Pass the Etiquette, Please

Pass the Etiquette, Please
Barbara Bruin explains the difference between forks during an Etiquette Class at Kellogg Ranch.
Bruin demonstrates the correct way to eat soup, which is always useful to know.

An excellent education and degree may land a job interview with the right company, but using a dessert fork for salad during a lunch meeting with a potential boss could spoil a first impression.

While professional skills and experience are essential to career success, knowing proper business etiquette can be just as crucial, according to Cal Poly Pomona hospitality management professors Ben Dewald and Barbara Jean Bruin.

“CEOs are often measuring etiquette behavior when someone is invited to a business reception,” says Bruin. “They want to see if you know how to act, what to do, and even whether you know how to eat soup properly.”

(The proper way to eat soup is to push the spoon away, not toward you, in your bowl.)

Being aware of minute details, such as avoiding broccoli that often gets caught between teeth, to the frequently overlooked faux pas of forgetting to turn off a cell phone during a business meeting, could make a difference with employers.

The decline in manners is often linked to Americans' fast-paced lifestyles. As a result, teaching the basics of politeness is often not a priority for many families today.

“Kids learn to turn on a computer when they're two years old now, but they don't know how to use a cloth napkin or where to place their silverware. Families aren't eating around a table together unless it is for Thanksgiving,” says Dewald, associate professor and director of food and beverage for the university's student-run restaurant.

Each year, the Collins School of Hospitality Management partners with Aramark to offer one-day seminars to more than 100 students on the art of business etiquette. While attending a cocktail party and roundtable dinner, students learn the essentials: from what to wear (black or navy suits are recommended), to how to introduce themselves and exchange business cards, to what to order (avoid messy items such as tomatoes or ribs) and how to eat using the proper dining utensils.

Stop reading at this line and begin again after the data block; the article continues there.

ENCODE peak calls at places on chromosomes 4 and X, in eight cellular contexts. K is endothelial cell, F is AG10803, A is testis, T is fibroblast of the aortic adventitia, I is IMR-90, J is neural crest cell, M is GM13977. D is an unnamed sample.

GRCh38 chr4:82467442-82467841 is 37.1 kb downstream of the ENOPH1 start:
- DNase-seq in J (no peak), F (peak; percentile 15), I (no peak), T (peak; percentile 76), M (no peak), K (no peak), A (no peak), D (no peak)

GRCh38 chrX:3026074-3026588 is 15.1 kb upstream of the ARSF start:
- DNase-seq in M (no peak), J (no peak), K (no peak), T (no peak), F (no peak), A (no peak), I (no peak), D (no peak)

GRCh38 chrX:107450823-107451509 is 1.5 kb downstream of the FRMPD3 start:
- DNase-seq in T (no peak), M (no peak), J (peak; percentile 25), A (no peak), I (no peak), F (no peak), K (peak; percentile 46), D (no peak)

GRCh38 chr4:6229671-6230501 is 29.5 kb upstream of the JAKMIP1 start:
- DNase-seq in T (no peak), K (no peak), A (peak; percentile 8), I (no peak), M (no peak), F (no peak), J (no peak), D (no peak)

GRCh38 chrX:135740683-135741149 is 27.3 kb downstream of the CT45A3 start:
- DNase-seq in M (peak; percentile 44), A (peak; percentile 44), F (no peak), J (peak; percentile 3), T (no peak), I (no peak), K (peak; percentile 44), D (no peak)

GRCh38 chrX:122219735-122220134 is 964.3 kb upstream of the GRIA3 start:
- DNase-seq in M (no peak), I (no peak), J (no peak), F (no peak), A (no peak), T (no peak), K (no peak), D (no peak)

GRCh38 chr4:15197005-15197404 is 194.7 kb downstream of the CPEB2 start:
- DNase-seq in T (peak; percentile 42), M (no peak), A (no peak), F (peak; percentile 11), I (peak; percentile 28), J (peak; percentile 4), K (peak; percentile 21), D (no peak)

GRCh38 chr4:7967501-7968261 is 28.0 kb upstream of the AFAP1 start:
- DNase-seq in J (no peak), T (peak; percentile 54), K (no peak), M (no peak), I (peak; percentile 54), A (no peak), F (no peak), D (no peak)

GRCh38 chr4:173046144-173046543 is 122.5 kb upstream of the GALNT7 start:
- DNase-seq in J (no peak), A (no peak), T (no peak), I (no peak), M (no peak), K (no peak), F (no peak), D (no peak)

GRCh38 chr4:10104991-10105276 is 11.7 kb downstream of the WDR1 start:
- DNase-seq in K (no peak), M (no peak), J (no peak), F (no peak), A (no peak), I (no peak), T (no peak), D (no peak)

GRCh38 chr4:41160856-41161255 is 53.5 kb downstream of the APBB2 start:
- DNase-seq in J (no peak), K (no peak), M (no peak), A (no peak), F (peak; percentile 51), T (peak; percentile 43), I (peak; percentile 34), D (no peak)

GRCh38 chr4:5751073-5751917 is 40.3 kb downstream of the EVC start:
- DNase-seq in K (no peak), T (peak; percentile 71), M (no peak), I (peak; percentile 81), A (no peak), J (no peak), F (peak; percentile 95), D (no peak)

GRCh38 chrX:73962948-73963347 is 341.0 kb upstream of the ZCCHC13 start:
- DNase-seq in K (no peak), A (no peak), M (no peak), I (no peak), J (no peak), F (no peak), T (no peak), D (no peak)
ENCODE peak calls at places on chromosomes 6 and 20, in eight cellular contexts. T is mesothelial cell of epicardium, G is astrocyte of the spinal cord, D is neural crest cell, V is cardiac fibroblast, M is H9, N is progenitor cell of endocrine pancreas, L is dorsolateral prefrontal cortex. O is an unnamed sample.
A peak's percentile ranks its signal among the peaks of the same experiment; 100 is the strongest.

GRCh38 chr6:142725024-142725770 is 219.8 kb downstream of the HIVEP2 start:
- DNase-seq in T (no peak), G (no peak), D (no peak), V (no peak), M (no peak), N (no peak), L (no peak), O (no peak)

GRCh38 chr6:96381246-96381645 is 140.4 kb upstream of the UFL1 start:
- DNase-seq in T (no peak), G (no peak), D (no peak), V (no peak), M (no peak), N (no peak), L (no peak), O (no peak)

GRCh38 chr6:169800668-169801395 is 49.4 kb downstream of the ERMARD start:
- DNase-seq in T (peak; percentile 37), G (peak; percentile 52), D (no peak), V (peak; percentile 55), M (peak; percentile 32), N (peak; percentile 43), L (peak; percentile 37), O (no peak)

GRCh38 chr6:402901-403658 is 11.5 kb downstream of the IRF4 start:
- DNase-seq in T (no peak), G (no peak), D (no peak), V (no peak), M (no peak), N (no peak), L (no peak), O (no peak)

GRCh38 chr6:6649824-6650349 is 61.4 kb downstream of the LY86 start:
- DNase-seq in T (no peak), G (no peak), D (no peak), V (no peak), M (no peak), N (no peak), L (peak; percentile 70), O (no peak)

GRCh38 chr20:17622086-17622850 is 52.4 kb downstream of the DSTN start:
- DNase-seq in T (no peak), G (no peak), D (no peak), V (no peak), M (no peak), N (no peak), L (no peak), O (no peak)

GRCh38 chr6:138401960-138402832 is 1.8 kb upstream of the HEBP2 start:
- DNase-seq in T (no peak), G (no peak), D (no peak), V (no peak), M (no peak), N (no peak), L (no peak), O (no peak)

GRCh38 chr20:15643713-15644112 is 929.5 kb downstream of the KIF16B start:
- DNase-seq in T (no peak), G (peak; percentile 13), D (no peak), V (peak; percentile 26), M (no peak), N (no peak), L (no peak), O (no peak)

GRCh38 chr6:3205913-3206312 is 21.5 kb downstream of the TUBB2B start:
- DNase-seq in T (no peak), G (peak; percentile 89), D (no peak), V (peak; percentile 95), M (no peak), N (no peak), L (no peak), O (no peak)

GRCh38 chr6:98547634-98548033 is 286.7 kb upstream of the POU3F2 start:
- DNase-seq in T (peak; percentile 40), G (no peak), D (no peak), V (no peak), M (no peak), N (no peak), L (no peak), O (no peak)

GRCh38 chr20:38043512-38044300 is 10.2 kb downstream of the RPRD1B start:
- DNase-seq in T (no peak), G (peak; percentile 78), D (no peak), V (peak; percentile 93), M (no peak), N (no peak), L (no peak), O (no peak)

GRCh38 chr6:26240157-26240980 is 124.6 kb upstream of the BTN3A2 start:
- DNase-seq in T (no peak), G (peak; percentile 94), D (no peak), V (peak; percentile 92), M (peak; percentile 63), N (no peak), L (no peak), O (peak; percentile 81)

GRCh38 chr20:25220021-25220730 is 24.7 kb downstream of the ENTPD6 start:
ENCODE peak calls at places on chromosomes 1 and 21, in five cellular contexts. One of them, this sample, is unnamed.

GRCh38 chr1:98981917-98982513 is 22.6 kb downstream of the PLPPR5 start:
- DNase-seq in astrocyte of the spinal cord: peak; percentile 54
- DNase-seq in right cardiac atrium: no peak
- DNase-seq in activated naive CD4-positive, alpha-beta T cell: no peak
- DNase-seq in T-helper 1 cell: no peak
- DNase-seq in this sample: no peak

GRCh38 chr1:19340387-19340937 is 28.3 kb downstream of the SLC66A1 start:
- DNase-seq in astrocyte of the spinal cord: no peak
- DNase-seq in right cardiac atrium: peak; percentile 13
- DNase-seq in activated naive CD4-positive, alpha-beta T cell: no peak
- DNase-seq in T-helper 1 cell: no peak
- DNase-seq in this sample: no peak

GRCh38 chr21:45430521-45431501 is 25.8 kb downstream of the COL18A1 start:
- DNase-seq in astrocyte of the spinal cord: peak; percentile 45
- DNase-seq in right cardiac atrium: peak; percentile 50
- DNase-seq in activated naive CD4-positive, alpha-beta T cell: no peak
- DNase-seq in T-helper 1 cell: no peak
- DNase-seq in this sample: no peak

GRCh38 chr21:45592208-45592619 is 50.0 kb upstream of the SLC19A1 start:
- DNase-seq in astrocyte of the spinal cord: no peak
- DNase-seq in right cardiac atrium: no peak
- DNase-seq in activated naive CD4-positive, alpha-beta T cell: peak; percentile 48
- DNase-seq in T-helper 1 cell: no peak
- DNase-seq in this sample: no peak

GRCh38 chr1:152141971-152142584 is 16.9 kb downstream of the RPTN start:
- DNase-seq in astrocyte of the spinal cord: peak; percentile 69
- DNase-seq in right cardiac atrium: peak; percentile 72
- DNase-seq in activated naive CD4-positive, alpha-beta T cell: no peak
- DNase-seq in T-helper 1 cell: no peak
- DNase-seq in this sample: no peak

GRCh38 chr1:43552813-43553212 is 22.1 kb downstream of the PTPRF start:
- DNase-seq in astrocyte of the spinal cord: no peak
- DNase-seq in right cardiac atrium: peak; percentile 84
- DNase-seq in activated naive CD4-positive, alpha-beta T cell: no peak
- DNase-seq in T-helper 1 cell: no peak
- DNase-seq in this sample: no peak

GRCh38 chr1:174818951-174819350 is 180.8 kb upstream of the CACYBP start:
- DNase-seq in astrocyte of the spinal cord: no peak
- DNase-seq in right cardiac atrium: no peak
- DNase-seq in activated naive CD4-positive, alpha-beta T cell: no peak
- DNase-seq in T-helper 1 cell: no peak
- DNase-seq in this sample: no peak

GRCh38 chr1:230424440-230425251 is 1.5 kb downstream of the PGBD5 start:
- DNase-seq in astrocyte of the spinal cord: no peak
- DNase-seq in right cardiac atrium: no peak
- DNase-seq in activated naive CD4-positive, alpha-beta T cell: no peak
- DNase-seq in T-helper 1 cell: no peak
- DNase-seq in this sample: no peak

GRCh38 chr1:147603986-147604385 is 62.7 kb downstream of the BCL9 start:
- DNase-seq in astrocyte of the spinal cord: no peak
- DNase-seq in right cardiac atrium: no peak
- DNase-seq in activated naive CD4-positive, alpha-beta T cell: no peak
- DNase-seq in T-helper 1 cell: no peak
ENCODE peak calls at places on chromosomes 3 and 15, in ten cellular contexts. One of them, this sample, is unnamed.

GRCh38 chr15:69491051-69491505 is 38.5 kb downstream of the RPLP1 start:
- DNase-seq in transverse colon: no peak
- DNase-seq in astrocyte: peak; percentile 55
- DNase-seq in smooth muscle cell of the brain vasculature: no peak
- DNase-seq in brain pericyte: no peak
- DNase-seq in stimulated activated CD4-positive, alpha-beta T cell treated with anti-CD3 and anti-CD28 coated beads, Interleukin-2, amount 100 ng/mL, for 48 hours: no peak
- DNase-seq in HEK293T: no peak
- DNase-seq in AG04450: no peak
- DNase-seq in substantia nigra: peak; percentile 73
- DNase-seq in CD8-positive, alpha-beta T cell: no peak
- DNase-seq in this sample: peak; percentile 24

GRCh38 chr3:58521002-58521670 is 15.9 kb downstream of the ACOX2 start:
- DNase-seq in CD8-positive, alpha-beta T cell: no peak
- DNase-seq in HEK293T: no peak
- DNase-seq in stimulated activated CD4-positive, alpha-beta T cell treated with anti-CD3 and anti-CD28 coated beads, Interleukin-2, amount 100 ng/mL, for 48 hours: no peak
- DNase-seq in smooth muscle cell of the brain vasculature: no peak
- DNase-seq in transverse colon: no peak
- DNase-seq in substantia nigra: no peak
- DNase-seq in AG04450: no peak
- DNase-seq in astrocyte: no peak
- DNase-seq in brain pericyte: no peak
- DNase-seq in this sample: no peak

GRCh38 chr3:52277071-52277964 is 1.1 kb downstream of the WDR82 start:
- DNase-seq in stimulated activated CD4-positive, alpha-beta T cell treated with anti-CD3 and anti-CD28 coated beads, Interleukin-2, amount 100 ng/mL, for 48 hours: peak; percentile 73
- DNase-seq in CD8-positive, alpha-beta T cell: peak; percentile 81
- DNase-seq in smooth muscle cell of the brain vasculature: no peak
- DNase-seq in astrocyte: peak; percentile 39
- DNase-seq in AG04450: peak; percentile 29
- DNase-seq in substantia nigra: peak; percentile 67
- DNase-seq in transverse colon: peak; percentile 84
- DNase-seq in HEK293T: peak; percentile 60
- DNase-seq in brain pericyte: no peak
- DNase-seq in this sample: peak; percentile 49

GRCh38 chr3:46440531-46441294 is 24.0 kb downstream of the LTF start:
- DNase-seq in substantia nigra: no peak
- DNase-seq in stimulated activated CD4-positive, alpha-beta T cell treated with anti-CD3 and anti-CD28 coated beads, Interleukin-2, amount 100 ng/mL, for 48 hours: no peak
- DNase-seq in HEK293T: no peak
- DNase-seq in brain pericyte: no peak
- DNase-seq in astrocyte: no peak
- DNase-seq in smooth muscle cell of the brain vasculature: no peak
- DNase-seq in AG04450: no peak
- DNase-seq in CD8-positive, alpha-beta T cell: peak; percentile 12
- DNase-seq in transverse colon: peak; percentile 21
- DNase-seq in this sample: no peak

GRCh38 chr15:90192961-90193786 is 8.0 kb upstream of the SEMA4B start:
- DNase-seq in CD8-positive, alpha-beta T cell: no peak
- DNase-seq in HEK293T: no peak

“Providing our students these skills helps them stay ahead of the crowd,” says Dewald. “Once they're comfortable in a business situation, it makes everything else easier.”

Dewald and Bruin find ways of incorporating etiquette skills into their ongoing hospitality courses. In addition, both have taught recent workshops on campus for more than 150 Chaffey College and Pasadena City College students.

Dewald explains how the use of technology, such as cell phones, blackberries, mp3 players and e-mail, plays a role in teaching etiquette.

“If you are invited to an event by e-mail, then you can send a thank-you note by e-mail; but if you are invited formally, you should respond formally,” says Dewald, who explains that one of the most important, yet easily forgotten, aspects of business etiquette is to send a thank-you letter after an interview.

Issues such as cultural distinctions, as well as the difference between social and business etiquette, are often discussed in their workshops.

“As international business expands, students need to know that in Asian countries you bring gifts to a luncheon, you eat and then you talk business after the meal, whereas Americans talk business during the meal,” says Dewald.

Also, students may learn that although it may be acceptable for a man to open a door or pull out chair for a woman in a social situation, it may be frowned upon in a business environment where men and women are considered as equals.

The various business etiquette tips can put some people into a panic, but “just remember,” cautions Bruin, “always err on the conservative side and take your cue from the host. When in doubt, don't.”